Parity metric measurements that meet the sample size criteria in Section B will be
evaluated according to the one

tailed permutation test procedure defined below.
Combine the
ILEC and CLEC observations into one group, where the total number of
observations is
n
ilec+
n
clec
. Take a sufficiently large number of random samples of size
n
clec
(e.g., 500,000). Record the mean of each re

sample of size
n
clec
. Sort the re

sampled
mea
ns from best to worst (left to right) and compare where on the distribution of re

sampled means the original CLEC mean is located. If 5% or less of the means lie to the
right of the reported CLEC mean, then reject the null hypothesis that the original CLE
C
sample and the original ILEC sample came from the same population.
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If the null hypothesis is correct, a permutation test yields a probability value (
p value)
representing the probability that the difference (or larger) in the ILEC and CLEC sample
me
ans is due to random variation.
Permutation test
p values
are transformed into “
Z score equivalents.”
These
"Z score
equivalents" refer to the standard normal Z score that has the same probability as the p

values from the permutation test. Specifically,
this statistical score equivalent refers to the
inverse of the standard normal cumulative distribution associated with the probability of
seeing the reported CLEC mean, or worse, in the distribution of re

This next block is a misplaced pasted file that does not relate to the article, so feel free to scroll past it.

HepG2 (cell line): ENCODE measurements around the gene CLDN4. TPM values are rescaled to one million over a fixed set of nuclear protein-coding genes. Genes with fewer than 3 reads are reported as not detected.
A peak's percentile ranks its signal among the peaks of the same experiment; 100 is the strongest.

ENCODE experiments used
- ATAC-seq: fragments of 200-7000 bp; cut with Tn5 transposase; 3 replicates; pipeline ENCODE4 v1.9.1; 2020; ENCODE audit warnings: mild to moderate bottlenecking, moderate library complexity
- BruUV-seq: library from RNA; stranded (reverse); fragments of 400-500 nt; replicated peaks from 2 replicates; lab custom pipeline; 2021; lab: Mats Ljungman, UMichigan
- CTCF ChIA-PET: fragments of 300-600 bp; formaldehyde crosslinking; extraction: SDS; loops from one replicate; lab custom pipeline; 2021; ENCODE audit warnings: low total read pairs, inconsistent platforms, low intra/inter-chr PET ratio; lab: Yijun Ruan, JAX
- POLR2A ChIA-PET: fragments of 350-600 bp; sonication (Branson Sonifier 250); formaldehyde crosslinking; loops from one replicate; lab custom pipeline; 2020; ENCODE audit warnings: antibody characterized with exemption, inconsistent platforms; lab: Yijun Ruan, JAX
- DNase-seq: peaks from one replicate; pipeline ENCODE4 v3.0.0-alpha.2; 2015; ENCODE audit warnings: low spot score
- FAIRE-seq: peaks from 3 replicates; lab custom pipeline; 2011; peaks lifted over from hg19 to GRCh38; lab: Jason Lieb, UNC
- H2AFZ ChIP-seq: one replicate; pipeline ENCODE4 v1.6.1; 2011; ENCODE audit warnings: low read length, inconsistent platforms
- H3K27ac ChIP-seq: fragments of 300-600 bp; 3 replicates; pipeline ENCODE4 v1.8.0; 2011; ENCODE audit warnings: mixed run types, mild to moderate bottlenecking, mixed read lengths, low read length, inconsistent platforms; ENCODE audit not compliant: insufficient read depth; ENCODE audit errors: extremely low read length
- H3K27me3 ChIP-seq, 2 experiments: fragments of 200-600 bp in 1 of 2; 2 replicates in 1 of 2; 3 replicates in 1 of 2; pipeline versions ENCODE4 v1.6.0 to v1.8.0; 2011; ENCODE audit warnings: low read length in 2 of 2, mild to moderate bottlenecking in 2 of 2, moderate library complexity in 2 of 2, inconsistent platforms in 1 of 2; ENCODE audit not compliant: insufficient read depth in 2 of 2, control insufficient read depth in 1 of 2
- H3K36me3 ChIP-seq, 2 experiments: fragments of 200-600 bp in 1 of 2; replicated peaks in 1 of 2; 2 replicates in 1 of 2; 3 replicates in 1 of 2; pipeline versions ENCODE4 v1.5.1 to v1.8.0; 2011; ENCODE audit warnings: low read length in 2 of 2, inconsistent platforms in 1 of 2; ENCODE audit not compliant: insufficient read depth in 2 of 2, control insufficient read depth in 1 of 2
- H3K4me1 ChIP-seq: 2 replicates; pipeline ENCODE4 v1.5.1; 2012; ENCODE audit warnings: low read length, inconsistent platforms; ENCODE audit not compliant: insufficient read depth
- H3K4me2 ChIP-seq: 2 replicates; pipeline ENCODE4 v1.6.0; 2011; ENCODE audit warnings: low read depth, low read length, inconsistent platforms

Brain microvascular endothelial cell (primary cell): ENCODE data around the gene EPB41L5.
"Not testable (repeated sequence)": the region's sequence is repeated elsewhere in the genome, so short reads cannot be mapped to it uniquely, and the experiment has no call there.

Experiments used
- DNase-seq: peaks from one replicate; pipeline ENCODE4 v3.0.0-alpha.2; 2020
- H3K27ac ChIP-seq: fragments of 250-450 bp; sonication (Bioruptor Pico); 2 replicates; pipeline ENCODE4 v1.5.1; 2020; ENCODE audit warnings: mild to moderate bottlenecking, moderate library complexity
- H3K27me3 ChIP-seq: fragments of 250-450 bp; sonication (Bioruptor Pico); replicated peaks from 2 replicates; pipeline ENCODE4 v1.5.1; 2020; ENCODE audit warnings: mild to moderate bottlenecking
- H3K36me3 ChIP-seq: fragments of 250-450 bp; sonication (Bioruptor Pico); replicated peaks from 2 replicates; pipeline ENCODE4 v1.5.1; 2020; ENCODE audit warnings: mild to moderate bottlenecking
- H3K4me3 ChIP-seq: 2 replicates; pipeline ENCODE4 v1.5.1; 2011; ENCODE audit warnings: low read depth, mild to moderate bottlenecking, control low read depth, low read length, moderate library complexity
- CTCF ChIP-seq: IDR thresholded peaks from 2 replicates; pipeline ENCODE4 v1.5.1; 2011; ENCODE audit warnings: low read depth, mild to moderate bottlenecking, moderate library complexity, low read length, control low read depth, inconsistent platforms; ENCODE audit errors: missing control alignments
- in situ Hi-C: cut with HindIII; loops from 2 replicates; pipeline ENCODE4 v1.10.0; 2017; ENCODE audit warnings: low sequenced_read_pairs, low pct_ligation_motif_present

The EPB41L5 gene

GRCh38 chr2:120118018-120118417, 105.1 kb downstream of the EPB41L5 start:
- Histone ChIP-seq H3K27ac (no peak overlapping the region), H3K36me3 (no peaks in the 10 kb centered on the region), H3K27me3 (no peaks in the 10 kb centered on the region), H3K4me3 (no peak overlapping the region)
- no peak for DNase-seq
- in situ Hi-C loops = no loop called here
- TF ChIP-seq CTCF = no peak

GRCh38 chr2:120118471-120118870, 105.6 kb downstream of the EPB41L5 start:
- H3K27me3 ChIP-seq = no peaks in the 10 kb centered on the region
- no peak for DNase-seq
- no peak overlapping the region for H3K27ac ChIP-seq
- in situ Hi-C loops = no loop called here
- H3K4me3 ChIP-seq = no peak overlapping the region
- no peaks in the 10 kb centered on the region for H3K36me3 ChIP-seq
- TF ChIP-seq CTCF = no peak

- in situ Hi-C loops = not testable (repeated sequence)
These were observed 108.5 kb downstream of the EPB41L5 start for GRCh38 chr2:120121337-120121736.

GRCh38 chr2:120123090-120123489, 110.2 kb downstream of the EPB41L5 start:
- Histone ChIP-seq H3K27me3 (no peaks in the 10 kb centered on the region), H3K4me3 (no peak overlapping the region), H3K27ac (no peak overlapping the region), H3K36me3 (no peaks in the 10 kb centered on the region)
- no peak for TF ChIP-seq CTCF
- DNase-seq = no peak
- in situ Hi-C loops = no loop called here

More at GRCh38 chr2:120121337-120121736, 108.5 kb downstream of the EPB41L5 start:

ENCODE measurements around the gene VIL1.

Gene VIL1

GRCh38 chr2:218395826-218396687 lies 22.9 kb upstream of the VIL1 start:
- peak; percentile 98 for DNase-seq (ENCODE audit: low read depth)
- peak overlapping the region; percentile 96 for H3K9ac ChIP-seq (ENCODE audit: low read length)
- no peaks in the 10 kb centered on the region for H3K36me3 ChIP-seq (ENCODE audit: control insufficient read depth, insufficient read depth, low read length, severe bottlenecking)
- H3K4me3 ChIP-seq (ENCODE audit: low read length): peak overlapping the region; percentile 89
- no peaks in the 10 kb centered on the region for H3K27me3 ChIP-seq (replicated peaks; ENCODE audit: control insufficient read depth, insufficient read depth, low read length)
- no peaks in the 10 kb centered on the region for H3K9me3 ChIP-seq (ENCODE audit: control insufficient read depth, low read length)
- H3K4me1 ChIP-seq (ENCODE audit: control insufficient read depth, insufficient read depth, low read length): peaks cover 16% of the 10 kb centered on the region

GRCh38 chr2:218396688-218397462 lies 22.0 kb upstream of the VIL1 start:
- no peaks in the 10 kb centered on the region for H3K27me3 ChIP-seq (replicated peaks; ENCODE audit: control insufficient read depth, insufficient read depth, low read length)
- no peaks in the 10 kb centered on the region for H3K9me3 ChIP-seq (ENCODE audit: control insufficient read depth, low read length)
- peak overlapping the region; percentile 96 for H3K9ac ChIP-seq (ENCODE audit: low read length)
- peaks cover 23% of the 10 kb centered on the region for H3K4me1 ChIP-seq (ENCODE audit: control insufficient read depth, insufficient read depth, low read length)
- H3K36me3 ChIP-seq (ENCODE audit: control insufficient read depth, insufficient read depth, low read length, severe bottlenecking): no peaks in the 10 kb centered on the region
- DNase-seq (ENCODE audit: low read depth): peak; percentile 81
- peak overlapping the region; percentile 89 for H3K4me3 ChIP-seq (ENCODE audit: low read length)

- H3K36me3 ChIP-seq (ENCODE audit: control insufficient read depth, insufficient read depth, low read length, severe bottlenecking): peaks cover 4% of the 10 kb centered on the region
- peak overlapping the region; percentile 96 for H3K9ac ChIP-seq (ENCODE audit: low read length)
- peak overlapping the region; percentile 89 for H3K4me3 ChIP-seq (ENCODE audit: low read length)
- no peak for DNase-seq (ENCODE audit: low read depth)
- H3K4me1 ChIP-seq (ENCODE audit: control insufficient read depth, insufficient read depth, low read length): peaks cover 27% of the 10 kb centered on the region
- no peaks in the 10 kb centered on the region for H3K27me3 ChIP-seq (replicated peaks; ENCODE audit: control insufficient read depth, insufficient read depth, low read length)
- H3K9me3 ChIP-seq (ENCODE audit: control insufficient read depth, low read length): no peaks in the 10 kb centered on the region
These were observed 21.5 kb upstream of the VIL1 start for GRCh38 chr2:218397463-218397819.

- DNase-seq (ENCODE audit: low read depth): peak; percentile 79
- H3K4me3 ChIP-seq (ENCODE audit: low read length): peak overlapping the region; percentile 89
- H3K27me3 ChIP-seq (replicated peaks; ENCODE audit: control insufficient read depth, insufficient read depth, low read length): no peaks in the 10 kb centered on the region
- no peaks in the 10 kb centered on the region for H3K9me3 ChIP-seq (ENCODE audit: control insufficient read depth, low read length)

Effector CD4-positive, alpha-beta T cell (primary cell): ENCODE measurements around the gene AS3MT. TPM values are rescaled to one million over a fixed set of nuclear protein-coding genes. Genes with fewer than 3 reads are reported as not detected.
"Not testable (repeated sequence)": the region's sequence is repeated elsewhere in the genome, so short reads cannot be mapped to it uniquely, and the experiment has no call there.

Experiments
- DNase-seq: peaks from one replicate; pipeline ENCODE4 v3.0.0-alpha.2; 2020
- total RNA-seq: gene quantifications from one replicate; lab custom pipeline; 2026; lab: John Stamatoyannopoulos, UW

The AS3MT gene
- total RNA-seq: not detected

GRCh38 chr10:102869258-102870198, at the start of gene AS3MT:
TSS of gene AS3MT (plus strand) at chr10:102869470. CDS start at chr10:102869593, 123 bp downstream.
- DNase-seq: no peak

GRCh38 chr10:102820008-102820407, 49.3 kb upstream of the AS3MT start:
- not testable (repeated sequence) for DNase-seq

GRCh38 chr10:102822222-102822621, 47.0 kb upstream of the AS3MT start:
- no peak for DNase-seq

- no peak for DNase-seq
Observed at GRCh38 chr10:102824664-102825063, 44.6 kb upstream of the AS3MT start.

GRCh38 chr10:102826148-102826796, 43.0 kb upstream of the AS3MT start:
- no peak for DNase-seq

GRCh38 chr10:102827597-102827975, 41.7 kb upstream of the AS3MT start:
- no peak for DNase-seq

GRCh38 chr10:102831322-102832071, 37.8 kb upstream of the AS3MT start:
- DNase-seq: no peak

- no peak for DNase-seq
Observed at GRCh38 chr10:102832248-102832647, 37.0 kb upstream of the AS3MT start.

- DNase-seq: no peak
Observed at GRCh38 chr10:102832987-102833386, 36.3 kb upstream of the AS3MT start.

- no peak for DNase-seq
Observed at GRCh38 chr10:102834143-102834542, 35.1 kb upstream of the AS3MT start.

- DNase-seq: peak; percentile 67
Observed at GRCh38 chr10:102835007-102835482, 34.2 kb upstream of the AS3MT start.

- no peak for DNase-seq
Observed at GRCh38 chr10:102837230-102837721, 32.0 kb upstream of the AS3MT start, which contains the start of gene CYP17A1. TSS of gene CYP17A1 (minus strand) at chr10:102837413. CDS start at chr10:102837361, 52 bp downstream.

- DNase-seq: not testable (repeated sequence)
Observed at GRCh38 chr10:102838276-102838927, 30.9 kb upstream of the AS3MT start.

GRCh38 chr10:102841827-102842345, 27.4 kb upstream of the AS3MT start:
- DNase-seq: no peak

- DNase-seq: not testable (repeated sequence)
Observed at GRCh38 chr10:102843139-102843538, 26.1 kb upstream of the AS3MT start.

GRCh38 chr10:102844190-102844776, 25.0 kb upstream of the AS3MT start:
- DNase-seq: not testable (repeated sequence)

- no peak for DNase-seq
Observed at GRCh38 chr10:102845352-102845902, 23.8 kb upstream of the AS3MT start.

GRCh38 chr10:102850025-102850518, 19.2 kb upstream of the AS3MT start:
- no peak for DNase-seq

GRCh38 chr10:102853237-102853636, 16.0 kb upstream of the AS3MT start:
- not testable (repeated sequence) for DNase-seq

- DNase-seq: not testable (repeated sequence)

sampled permutation
test means. A Z score of less
than or equal to
–
1.645 occurs at most 5% of the time under
the null hypothesis that the CLEC mean is at least equal to or better than the ILEC mean.
A Z score greater than
–
1.645 (p

value greater than 5%) supports the belief that the
CLEC mean is at least
equal to or better than the ILEC mean.
For reporting purposes, Z
score equivalents equal to or greater than 5.0000 are displayed on monthly reports as
5.0000. Similarly, values for a Z statistics equal to or less than
–
5.0000 are displayed as
–
5.0000.
Alternative computational procedures (i.e., computationally more efficient procedures)
may be used to perform measured and counted variable permutation tests so long as those
procedures produce the same p

values as would be obtained by the permutation te
st
procedure described above. T
he results should not vary at or before the fourth decimal
place to the Z score equivalent associated with the result generated from the exact
permutation test. (i.e., the test based upon the exact number of combinations of
n
clec
from
the combined
n
ilec+
n
clec
).
Measured Variables (i.e., metrics of intervals, such as mean time to repair or
average delay days)
:
The following permutation test procedure is applied to measured variable metrics:
1.
Compute and store the mean fo
r the original CLEC data set.
2.
Combine the ILEC and CLEC data to form one data set.
3.
Draw a random sample without replacement of size n
clec
(sample size of original
CLEC data) from the combined data set.
a)
Compute the test statistic (re

sampled CLEC mean)
.
b)
Store the new value of test statistic for comparison with the value obtained
from the original observations.
c) Recombine the data set.
4.
Repeat Step 3 enough times
such that if the test were re

run many times the
results would not vary at or before t
he fourth decimal place of the reported Z
score equivalent (e.g., draw
500,000 re

samples per Step 3).
5.
Sort the CLEC means created and stored in Step 3 and Step 4 in ascending order
(CLEC means from best to worst).
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6.
Determine where the original CLEC sample
mean is located relative to the
collection of re

sampled CLEC sample means. Specifically, compute the
percentile of the original CLEC sample mean.
7.
Reject the null hypothesis if the percentile of the test statistic (original CLEC
mean) for the observations
is less than .05 (5%).
That is, if 95% or more of the re

sampled CLEC means are better than the original CLEC sample mean, then reject